A 2016 study London demonstrated that LSD has the potential to change entrenched patterns of thought – and again flagged its potential as a treatment for depression and anxiety.13 In this study, a single dose of LSD was administered to individuals who did not have a history of mental illness, and found it enhanced their feelings of openness, optimism, and mood for around two weeks.14

Research on LSD as a therapeutic treatment for alcohol dependency has demonstrated similar results – with individuals experiencing improved levels of optimism and positivity, as well as an increased capacity to face their problems.15

One of the more promising trials has picked up from much earlier research on the administration of LSD to patients facing a life-threating disease, where it helped to reduce anxiety associated with the anticipation of death.16 Here, patients also demonstrated an improved sense of self-assurance, relaxation, and mental strength, with the results lasting around 12 months.17

Unknowns remain

In contrast with existing therapies for depression and some other mental health conditions, which may take years to create change, the results of LSD-assisted therapy seem to manifest quite quickly.

One question that remains however is how often the therapy must be re-visited to maintain an individual’s progress.18 So too, the viability of it as a treatment for people living with a number of other mental health conditions also remains unknown.

As research continues to answer these questions, and explore the full impact and medical potential of this drug, what is clear is that LSD offers a fascinating glimpse into the functioning of the human mind, and that we need to look beyond the often sensationalist headlines when making an assessment of any drug.

Source: https://adf.org.au/insights/lsd-therapeutic-treatment/

Acute effects of lysergic acid diethylamide (LSD) on resting brain function

What is LSD? Dangers, Side Effects & Emerging Research

Müller Felix, Borgwardt Stefan

University of Basel, Department of Psychiatry (UPK), Basel, Switzerland

Lysergic acid diethylamide (LSD) is a potent hallucinogenic substance that was extensively investigated by psychiatrists during the 1950s and 1960s. Researchers were interested in the unique effects induced by this substance, some of which resemble symptoms seen in schizophrenia.

Moreover, during that period LSD was studied and used for the treatment of several mental disorders such as depression, anxiety, addiction and personality disorders. Despite this long history of research, how LSD induces its specific effects on a neuronal level has been relatively unclear.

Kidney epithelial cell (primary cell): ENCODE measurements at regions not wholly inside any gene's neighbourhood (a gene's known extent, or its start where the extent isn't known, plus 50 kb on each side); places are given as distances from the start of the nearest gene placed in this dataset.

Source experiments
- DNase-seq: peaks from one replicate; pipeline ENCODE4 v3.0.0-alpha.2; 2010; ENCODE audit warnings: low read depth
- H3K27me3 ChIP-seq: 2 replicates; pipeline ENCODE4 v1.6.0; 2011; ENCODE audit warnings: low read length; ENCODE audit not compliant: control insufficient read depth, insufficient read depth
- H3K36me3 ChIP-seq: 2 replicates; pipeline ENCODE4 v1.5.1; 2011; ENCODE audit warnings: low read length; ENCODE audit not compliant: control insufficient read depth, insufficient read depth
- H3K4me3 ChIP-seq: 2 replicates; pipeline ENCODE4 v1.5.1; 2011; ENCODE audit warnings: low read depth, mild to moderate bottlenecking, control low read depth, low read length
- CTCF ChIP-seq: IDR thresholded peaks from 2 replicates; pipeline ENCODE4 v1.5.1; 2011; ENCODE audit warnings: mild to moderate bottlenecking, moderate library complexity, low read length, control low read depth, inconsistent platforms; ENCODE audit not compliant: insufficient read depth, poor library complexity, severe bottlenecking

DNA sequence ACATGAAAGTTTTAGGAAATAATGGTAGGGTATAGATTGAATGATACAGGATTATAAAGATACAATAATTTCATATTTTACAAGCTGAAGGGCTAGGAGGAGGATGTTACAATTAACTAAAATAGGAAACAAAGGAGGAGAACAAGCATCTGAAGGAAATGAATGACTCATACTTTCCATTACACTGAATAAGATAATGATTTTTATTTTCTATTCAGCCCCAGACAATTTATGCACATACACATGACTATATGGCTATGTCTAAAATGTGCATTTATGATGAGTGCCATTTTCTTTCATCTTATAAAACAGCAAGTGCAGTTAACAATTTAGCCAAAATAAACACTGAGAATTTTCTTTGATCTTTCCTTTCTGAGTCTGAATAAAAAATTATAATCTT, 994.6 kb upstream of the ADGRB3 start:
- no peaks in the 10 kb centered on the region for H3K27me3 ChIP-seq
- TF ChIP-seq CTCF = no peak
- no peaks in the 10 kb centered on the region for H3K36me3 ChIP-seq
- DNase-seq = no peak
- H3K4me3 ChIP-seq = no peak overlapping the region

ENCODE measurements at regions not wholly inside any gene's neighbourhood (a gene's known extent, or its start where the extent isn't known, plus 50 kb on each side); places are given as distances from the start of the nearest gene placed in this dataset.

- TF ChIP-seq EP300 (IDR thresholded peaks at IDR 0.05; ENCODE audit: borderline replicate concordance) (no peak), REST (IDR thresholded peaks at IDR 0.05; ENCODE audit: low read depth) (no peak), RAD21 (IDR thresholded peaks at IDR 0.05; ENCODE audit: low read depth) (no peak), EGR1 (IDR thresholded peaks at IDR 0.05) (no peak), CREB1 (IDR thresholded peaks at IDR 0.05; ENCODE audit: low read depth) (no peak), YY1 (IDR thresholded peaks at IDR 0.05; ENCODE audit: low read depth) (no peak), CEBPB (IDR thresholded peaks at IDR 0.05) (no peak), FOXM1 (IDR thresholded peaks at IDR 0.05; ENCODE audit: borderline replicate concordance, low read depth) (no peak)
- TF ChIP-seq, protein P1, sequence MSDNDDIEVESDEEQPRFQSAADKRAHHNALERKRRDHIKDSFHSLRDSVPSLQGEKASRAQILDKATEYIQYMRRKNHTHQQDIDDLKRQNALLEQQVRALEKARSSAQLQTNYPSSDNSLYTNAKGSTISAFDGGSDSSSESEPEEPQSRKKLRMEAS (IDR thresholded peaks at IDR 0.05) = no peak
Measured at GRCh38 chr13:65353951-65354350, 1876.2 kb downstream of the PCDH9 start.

In recent years there has been a revival of research in hallucinogenic drugs and their possible clinical applications. These contemporary studies in the UK and Switzerland include neuroimaging studies using functional magnetic resonance imaging (fMRI). In this review, we collect and interpret these recent neuroimaging findings.

Overall, previous results across studies indicate that LSD administration is associated with extensive alterations in functional brain connectivity, measuring the correlated activities between different brain regions. The studies mostly reported increases in connectivity between regions and, more specifically, consistently found increased connectivity within the thalamocortical system.

These latter observations are in agreement with models proposing that hallucinogenic drugs exert their effects by inhibiting cerebral filtering of external and internal data. However, studies also face several limitations, including potential biases of neuroimaging measurements.

Keywords: lysergic acid diethylamide (LSD), fMRI, brain connectivity

Lysergic acid diethylamide (LSD) is a very potent hallucinogenic substance. Even small doses such as 100 µg can trigger profound changes in various mental domains.

Among others, common effects are visual alterations, emotional and cognitive alterations, synaesthesia, derealisation and dissolution of the ego boundaries [1], all of which depend on LSD’s agonism at the serotonin2A-receptor [2].